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It's normal to talk to your gun, right?
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I hear terms like "full house custom" versus "semi custom" (referring to the likes of Wilson, Nighthawk, et al). What's the difference? Why the distinction? Aren't all the 1911's at this level custom fit by gunsmith's and not just assembled on a line out of pre-made parts? Just curious.

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I think the main difference is that the semi's have a menu you can choose from, and there's no way to order off the menu, so to speak. A full custom can be made exactly how you want it (although some custom smiths will not use certain parts).
 

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Its not a black & white line in my view....its a blurry line..

Wilson Combat is viewed as a semi-custom....but there are a number of things or options that Wilson will do to a gun - that are not even in their catalog / like a variety of different sized thumb paddles on thumb safeties only as one example...

But yes, in theory, a custom shop spends more time on a single gun...but is there a big difference between Wilsons upper end guns and full customs, no, not in my view.
 

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Customs start about 3k above semi customs and go up from there.
 

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Its not a black & white line in my view....its a blurry line..

Wilson Combat is viewed as a semi-custom....but there are a number of things or options that Wilson will do to a gun - that are not even in their catalog / like a variety of different sized thumb paddles on thumb safeties only as one example...

But yes, in theory, a custom shop spends more time on a single gun...but is there a big difference between Wilsons upper end guns and full customs, no, not in my view.
Well Wilson lol builds on an assy line except the top of the line model which is not custom because you cannot Choose your parts except from their menu. NHC uses one gun one Smith for example and are nice. Cabot or at least the ones I have are flawless and some were special build one offs or "custom" to a certain extent. THE biggest difference and I have more than a few full custom builds is the attention to detail to a small degree on Cabot and NHC and using whatever parts/configuration my Smith and I agree on. Many of which the big semi custom folks will not consider using a Schuemann barrel (yes I know the old man sold the company) just as an example or maybe a Caspian Damascus slide, 9x23 chambering, Ionbond finish etc.etc.

Examples of a couple of full custom 1911's from Marc Morganti the Damascus is a .45 the other, dragon grip is a 10mm: SITE will not allow me top upload something is haywire.....
 

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I'm done buying guns, I'm just a bystander now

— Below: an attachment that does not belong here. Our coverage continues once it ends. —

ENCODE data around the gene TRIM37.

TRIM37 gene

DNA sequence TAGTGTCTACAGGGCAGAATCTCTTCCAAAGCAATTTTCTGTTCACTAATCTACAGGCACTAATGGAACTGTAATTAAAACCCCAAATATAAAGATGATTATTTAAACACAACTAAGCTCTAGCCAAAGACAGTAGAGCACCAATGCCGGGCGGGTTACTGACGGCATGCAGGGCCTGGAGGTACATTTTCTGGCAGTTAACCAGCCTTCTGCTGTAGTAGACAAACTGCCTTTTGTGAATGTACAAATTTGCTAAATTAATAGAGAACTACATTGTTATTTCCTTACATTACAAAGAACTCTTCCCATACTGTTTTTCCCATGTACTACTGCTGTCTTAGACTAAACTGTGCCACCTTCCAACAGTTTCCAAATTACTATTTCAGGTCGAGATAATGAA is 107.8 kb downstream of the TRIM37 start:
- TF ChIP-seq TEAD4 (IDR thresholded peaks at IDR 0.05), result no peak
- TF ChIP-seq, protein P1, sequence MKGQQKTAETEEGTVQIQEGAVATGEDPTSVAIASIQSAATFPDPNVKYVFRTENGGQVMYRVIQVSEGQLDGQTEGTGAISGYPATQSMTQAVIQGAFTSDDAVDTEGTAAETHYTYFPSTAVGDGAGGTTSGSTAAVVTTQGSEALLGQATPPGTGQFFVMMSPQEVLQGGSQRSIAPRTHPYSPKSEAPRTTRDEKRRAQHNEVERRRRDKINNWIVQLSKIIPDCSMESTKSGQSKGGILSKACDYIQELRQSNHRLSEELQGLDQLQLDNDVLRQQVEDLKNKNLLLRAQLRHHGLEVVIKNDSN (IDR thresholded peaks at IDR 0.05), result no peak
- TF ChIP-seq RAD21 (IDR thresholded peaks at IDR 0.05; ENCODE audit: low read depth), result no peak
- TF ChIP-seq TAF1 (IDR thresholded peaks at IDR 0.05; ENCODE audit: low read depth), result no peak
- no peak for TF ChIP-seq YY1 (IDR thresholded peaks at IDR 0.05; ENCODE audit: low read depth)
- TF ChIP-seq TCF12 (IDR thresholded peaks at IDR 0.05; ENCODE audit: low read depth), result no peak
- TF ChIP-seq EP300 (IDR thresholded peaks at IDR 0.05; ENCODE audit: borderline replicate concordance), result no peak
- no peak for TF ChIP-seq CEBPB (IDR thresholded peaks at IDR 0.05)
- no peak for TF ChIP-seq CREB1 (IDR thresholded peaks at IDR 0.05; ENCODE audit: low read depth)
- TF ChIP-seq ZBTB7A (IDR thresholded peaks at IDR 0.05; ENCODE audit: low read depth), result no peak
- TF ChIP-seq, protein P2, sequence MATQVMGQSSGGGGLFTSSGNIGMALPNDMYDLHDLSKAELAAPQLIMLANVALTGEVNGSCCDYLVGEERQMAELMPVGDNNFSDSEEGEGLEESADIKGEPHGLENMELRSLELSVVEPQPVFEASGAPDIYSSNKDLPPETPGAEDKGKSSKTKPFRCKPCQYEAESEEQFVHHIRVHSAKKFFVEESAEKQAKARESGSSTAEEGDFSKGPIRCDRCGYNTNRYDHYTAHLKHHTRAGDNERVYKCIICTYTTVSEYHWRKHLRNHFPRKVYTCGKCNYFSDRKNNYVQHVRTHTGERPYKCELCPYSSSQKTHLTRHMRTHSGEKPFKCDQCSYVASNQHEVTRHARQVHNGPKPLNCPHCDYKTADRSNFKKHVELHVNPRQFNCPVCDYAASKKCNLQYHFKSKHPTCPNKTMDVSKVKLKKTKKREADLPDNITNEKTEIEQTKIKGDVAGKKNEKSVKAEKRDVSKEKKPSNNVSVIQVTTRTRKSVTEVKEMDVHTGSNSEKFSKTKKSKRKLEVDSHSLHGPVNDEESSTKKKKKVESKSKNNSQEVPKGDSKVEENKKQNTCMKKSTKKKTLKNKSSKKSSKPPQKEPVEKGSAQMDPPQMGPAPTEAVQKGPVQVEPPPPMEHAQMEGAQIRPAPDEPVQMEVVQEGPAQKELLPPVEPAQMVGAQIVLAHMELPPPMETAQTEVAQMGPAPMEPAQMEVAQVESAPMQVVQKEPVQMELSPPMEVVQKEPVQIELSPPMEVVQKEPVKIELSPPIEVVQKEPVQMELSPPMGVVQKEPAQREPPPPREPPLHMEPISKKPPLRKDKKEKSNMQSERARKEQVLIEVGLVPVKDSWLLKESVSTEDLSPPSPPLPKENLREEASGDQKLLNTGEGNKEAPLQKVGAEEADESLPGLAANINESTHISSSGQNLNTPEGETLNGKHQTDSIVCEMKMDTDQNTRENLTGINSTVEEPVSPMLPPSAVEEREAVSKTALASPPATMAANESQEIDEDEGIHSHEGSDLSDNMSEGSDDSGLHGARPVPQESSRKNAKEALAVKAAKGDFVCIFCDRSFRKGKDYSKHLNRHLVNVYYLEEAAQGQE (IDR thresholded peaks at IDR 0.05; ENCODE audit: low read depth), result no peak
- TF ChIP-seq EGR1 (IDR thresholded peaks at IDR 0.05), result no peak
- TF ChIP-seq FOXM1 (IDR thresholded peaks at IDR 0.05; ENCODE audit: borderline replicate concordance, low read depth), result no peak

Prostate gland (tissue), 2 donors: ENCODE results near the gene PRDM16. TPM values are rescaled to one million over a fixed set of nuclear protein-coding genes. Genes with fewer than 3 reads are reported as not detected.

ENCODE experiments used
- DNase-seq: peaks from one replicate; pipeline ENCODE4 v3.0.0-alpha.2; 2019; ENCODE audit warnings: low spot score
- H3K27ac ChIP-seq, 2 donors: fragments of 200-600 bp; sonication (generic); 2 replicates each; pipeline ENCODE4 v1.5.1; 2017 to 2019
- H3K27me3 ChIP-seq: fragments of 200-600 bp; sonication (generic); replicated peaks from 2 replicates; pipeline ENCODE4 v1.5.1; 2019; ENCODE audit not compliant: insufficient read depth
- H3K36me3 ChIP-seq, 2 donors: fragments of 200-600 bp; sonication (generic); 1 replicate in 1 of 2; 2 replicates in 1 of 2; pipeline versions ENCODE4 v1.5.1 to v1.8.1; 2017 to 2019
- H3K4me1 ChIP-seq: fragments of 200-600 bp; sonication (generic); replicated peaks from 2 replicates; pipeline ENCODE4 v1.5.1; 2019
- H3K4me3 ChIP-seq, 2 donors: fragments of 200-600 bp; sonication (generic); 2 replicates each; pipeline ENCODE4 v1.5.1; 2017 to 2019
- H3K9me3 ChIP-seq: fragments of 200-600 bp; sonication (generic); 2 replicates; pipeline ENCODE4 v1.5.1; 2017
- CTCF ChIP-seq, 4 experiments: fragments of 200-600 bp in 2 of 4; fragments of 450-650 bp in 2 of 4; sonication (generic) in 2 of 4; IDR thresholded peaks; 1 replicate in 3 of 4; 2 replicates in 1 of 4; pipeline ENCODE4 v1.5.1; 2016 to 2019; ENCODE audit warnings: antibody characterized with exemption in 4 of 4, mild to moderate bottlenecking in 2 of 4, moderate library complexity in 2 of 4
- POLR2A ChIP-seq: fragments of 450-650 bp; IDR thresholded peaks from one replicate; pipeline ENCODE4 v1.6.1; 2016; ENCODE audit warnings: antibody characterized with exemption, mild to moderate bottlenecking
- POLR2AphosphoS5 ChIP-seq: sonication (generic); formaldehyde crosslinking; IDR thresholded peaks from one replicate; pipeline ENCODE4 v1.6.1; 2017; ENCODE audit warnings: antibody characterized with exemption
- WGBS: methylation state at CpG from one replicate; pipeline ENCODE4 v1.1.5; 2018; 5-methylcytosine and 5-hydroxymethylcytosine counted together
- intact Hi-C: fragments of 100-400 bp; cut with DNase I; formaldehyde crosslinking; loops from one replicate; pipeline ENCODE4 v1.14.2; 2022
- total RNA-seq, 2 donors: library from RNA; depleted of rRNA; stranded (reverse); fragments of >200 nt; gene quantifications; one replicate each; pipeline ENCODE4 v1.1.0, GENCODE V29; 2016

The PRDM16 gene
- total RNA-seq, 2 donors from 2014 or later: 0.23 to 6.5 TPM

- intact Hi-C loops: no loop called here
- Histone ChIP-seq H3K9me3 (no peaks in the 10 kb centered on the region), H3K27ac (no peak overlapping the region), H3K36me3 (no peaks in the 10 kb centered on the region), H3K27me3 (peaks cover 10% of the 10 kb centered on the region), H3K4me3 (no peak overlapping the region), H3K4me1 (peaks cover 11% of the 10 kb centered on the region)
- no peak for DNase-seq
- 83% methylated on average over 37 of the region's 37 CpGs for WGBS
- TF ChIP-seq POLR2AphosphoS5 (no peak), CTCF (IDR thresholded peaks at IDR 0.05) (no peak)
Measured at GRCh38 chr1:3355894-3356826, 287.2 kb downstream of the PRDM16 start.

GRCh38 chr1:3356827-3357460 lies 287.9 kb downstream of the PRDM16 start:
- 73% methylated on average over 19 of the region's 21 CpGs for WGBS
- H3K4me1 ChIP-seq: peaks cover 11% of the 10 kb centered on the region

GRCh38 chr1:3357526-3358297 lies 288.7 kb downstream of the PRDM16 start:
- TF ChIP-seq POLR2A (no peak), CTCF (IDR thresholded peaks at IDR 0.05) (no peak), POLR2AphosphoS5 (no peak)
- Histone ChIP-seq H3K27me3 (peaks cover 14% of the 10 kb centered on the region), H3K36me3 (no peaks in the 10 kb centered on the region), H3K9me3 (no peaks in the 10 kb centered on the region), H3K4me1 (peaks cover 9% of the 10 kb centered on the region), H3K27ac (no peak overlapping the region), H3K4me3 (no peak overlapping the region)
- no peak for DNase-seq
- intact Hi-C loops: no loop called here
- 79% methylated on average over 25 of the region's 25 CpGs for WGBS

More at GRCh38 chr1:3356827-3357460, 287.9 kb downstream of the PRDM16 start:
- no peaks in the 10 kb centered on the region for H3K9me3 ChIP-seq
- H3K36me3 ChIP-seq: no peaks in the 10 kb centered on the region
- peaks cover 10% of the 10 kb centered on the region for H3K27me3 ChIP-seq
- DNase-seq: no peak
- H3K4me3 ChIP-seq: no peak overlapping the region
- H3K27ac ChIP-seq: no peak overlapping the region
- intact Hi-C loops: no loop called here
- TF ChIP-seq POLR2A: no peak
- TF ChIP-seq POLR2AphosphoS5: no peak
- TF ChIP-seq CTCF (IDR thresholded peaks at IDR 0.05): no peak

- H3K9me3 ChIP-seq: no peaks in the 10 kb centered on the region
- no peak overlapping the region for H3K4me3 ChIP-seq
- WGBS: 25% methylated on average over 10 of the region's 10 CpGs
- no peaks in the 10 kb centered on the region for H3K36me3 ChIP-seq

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$3,500 vs $8,500 plus :)
 
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Truthfully, I think it's more a matter of "WHO" did the work vs. "WHAT" or "How Much."

A Semi-custom is made to order by a manufacturer who has a catalog of guns they make or use as a base gun.

A Full Custom is made to order to your specifications (on your gun) by a guy or shop of guys who are Dedicated Craftsmen (aka Custom Smith's).

You can find many of the more notable Smith's on the list in this link . . . . .

https://www.1911addicts.com/threads/recommended-1911-gunsmith-list.29049/

Just my
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This is always an interesting discussion ...(and everyone should buy and shoot whatever they want). But this conversation comes up all the time over a beer after a range trip.....the difference in semi vs full custom, does it matter, is full custom better, which is better long term, more durable, more accurate, etc...

If you have this discussion among a dozen guys that can easily buy whatever they want ...(put an arbitrary budget of $ 10K on the gun)...and see what they think the best way to go is / it will be interesting. We all have bias based on our own experience and guns our buddies own...on which is better - full custom or semi - and in the dozen or so guys that I know who could easily spend $10K on a gun ...there is no consensus.../ some think custom is the only way to go, some think its a waste of time & money, some think Guncrafter, Cabot, Wilson, Ed Brown ..etc....make the best guns. For what its worth, in my group of a dozen guys ( that each have a few 1911's ) ... as they argue what is the best way to go and what are their favorite guns...there are 2 big Nighthawk fans, one like Guncrafter, two on Cabots, 4 or 5 on Wilsons, a couple on full built customs .... some used, most new .../ there is just no consensus on semi vs full custom...

Its just like the vehicles the guys in the same group drive....a few Lexus, Mercedes, Tesla, a few GMC & Chevy, a couple of Range Rovers, even 1 Dodge ( not sure who invited him...)....no consesus there either....

Full disclosure ...I'm a Wilson & Lexus guy..../ ...not that the others are bad guns...Nighthawk, Cabot, Guncrafter, etc ...I just don't think they are better ( but the Dodge does suck.... )..;)
 

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Truthfully, I think it's more a matter of "WHO" did the work vs. "WHAT" or "How Much."

A Semi-custom is made to order by a manufacturer who has a catalog of guns they make or use as a base gun.